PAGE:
When you are injured in a workplace accident, your employer is required to provide you with the necessary medical care. Unfortunately, workers’ compensation claims have certain limitations—including restrictions on which doctor you can see for your treatment.
Receiving Emergency Medical Treatment
An employee with serious or life threatening injuries requiring immediate medical care may seek out treatment at the nearest emergency room. Workers’ compensation insurance is required to pay for the cost of any emergency care related to an on-the-job injury, including diagnostic testing and emergency surgical procedures.
Seeking Treatment From the Panel of Physicians
Once your condition has been stabilized or if your injuries did not require emergency medical care, your employer is supposed to provide you with a list of physicians. The list is called a panel of physicians and should include six or more doctors, with at least one orthopedic surgeon and at least one minority doctor and no more than two industrial clinics. In most cases, all providers should be within 50 miles of the job site.
The doctor that you choose from this panel is called an “authorized treating physician” (ATP). This doctor may provide you with medical treatment for up to 400 weeks following your accident (unless your claim is deemed catastrophic, in which case you will be entitled to medical benefits for the rest of your life). If your condition isn’t one that can be treated by your ATP, he or she may refer to you a specialist for further evaluation and treatment.
You will not need to pay any of the cost of your medical care, including any medications prescribed by your treating physicians, since all treatment from an ATP or referred specialist is fully covered under your workers’ compensation benefits. In addition, you are also entitled to be reimbursed for your mileage and other travel expenses.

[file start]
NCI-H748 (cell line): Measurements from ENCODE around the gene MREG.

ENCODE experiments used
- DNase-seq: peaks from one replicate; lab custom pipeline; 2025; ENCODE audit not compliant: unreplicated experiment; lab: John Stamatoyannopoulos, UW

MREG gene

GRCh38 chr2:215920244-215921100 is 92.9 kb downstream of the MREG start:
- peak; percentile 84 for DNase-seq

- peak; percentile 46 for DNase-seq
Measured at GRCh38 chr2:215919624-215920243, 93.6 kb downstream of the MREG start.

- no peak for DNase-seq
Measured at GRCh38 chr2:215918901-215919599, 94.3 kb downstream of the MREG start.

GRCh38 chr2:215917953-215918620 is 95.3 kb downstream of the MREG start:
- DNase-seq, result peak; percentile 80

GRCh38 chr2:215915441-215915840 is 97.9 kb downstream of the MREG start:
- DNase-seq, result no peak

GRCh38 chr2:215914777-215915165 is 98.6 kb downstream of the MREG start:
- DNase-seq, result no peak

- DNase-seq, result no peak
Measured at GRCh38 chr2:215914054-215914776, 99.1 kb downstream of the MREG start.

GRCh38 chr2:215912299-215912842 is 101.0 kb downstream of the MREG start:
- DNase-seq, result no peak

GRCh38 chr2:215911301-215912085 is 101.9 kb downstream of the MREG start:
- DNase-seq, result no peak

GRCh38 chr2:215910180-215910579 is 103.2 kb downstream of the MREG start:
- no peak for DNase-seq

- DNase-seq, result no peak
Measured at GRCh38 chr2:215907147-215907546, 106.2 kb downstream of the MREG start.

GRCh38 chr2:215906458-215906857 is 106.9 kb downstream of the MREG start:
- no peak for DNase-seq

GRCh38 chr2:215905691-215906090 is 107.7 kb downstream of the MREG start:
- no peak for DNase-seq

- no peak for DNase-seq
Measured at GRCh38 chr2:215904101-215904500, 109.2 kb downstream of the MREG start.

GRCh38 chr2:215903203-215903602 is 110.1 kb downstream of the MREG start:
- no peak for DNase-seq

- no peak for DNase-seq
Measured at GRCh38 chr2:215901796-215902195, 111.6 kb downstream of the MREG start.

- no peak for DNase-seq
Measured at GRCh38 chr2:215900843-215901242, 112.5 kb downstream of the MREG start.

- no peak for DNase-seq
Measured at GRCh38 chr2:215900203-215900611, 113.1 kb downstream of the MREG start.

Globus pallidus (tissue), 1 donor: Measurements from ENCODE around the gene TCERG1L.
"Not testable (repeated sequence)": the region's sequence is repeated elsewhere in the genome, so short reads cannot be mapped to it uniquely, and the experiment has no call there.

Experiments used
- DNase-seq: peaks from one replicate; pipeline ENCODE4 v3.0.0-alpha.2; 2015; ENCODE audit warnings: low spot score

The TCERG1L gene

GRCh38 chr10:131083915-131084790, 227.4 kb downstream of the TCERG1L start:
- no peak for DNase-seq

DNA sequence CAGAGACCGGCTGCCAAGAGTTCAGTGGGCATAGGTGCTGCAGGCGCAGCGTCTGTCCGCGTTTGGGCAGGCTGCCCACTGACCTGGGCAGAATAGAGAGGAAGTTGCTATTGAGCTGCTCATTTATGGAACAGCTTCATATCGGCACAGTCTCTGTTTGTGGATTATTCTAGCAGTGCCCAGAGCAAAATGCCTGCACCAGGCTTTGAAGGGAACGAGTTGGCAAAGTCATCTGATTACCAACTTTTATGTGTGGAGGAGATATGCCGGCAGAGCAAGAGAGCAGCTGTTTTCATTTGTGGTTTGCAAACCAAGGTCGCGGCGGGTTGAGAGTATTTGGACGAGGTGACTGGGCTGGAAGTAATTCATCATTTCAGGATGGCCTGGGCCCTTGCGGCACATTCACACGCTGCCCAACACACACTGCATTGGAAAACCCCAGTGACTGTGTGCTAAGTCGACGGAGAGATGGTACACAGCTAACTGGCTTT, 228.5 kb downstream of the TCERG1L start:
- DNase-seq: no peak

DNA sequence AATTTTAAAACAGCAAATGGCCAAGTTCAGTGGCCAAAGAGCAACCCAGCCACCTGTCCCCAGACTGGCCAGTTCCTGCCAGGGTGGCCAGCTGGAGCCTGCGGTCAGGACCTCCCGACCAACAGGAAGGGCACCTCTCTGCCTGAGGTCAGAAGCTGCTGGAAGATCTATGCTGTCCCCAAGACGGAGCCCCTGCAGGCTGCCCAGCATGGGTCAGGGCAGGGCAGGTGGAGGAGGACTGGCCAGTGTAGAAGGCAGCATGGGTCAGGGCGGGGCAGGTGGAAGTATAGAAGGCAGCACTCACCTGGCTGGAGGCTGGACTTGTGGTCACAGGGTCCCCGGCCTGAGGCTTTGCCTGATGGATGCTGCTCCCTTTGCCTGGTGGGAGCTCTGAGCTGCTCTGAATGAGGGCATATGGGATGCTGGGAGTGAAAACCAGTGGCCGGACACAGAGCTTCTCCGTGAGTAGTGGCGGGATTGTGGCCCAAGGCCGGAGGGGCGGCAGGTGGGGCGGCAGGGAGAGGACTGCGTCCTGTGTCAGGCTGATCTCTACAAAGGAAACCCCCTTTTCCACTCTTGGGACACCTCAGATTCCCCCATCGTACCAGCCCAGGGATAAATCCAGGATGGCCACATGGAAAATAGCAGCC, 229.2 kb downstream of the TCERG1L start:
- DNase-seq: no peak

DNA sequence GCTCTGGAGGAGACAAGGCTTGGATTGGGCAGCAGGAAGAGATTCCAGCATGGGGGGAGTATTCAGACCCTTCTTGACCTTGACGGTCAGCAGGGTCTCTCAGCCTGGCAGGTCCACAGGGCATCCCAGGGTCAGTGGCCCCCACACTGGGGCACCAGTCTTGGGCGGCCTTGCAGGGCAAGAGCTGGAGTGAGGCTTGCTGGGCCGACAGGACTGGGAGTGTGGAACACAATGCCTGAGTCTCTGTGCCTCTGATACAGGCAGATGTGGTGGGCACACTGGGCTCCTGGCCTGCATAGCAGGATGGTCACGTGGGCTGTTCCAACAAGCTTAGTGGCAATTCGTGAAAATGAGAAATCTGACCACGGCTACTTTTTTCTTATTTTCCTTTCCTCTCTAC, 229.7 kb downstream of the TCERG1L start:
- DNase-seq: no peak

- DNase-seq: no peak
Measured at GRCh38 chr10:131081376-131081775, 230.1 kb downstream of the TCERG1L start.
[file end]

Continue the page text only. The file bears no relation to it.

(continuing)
Making a Change to Your Medical Care
If you are dissatisfied with the treatment you are receiving from your ATP, you are allowed to make a one-time change to another doctor on the panel of physicians without receiving prior approval. In certain situations, you are allowed to seek an opinion from a physician of your choosing as an independent medical examination (IME).
Using Your Own Health Insurance Benefits
You may think it would be better to use your own health insurance or pay out-of-pocket, and just have your regular family doctor handle your medical care. Unfortunately, choosing to do this could jeopardize your case. If you do not treat with a panel physician, your employer and its workers' compensation insurer do not have to follow the recommendations of the unauthorized physician, and most likely will refuse to pay you income benefits based on any disability documentation that you obtain from your family doctor.
If your claim is denied in whole or in part, or if your employer does not have a properly posted panel of physicians, you are technically able to choose your own doctor. However, this issue should be discussed in greater detail with your attorney.
Protecting Your Legal Rights
Georgia laws regarding workers’ compensation benefits can be quite complex. To protect yourself, you should strongly consider hiring an experienced attorney who can advocate for your right to benefits.
Rechtman & Spevak is dedicated to helping workers who’ve been hurt on the job receive the benefits they need to move forward with their lives. We’ve assisted employees of Home Depot, United Parcel Service, FedEx, Delta Airlines, Emory University/Emory Healthcare, Kroger, Publix, Northside Hospital, Piedmont Healthcare, Walmart, Lowes, Waffle House, Chick-fil-A, Randstad, and many other local businesses in resolving their workers’ compensation claims. Call today to schedule a free, no-obligation consultation.